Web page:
GJ Forum volunteers begin to reach schools

Betty Bechtel helps Chatfield Elementary School fourth-grader Jayme Rowe as part of The 500 Plan tutoring effort launched by the Grand Junction Forum, a think tank of community leaders and residents that recently turned its attention to the goal of a world-class education for Grand Valley students.

The 500 Plan is 400 volunteers away from living up to its name.

About 100 people handed in applications to be elementary school reading tutors, falling short of the Grand Junction Forum’s original wish to have 500 people tutor School District 51 children for eight weeks. The forum, which is affiliated with the Grand Junction Area Chamber of Commerce, launched The 500 Plan last month as a way to lead local students toward a world-class education.

Seventy-seven of the 83 people who have been trained for the children’s tutoring program began volunteering Wednesday. Some will start next week.

People can still sign up to start next Wednesday as tutors or inquire about volunteering during the next eight-week quarter beginning in January by contacting the chamber at 242-3214 or .(JavaScript must be enabled to view this email address).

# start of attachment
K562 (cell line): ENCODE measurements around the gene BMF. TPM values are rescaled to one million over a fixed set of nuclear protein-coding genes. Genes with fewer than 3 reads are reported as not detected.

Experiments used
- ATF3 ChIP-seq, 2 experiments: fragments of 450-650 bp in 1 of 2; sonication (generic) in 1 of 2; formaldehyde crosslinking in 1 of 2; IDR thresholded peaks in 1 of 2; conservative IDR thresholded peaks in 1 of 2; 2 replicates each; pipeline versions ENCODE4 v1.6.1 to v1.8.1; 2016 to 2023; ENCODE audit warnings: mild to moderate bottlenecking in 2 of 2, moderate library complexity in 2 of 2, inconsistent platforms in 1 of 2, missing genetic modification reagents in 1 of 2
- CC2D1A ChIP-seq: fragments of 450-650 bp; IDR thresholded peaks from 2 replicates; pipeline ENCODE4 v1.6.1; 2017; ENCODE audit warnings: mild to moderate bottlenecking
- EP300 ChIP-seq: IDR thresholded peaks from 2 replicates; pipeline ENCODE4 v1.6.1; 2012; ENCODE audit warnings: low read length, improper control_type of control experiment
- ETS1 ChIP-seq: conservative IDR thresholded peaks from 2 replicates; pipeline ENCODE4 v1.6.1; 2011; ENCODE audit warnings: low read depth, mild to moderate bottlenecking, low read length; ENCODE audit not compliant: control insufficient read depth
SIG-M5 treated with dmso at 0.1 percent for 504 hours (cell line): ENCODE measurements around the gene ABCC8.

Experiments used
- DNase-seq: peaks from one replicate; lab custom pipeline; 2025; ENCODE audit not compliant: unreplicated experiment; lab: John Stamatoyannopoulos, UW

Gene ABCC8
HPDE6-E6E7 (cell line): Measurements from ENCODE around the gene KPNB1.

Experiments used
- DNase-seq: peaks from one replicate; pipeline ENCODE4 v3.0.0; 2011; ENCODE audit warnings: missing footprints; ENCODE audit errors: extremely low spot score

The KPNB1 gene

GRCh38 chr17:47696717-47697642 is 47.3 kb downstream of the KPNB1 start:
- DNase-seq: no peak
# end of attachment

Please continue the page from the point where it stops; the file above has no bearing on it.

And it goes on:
Chatfield, Chipeta, Dos Rios, Rim Rock and Rocky Mountain elementary schools are the first to host The 500 Plan tutors for their third- through fifth-graders who are partially proficient in reading. All tutors went through a background check, which included fingerprinting, and a two-hour training session about how the district reading curriculum works and how to help children learn better reading skills.

Betty Bechtel, a lawyer and Grand Junction Forum member, said the training eased her hesitation about being a tutor.

“It helps you see you can do it,” Bechtel said.

Bechtel said her tutoring duties would include taking turns reading with a Chatfield student, helping the student interpret difficult words and discussing the content of the book.

The tutors in the program are from all age groups and industries, Bechtel said.

Michele Grider works for Bank of Colorado and signed up for the program after she heard about it at work. Her employer pays her for the time she is tutoring.

“It gives people the ability to volunteer and not stress about missing work,” Grider said.

Even people without these arrangements don’t have to shy away from a commitment to the program, Bechtel said. She estimates the tutoring and driving time will cost her about 90 minutes a week away from work.

“Missing one lunch a week should make up for it,” she said.


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